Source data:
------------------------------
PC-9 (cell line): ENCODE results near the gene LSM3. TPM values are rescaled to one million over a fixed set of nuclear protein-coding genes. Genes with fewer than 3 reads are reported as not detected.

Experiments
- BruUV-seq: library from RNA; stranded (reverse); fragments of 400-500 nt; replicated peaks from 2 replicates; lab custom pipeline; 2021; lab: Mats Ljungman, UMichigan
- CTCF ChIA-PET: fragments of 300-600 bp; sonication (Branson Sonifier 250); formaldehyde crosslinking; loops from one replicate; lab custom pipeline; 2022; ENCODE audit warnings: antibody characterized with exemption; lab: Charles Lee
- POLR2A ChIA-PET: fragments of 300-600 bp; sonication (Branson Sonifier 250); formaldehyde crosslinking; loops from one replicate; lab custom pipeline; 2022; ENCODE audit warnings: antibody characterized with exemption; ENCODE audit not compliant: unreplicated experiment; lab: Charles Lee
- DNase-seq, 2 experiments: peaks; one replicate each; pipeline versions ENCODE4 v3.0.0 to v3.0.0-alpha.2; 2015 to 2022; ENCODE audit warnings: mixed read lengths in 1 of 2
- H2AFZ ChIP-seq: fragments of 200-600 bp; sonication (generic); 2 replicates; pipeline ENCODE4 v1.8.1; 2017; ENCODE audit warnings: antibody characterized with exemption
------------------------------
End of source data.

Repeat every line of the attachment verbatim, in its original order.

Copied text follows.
PC-9 (cell line): ENCODE results near the gene LSM3. TPM values are rescaled to one million over a fixed set of nuclear protein-coding genes. Genes with fewer than 3 reads are reported as not detected.

Experiments
- BruUV-seq: library from RNA; stranded (reverse); fragments of 400-500 nt; replicated peaks from 2 replicates; lab custom pipeline; 2021; lab: Mats Ljungman, UMichigan
- CTCF ChIA-PET: fragments of 300-600 bp; sonication (Branson Sonifier 250); formaldehyde crosslinking; loops from one replicate; lab custom pipeline; 2022; ENCODE audit warnings: antibody characterized with exemption; lab: Charles Lee
- POLR2A ChIA-PET: fragments of 300-600 bp; sonication (Branson Sonifier 250); formaldehyde crosslinking; loops from one replicate; lab custom pipeline; 2022; ENCODE audit warnings: antibody characterized with exemption; ENCODE audit not compliant: unreplicated experiment; lab: Charles Lee
- DNase-seq, 2 experiments: peaks; one replicate each; pipeline versions ENCODE4 v3.0.0 to v3.0.0-alpha.2; 2015 to 2022; ENCODE audit warnings: mixed read lengths in 1 of 2
- H2AFZ ChIP-seq: fragments of 200-600 bp; sonication (generic); 2 replicates; pipeline ENCODE4 v1.8.1; 2017; ENCODE audit warnings: antibody characterized with exemption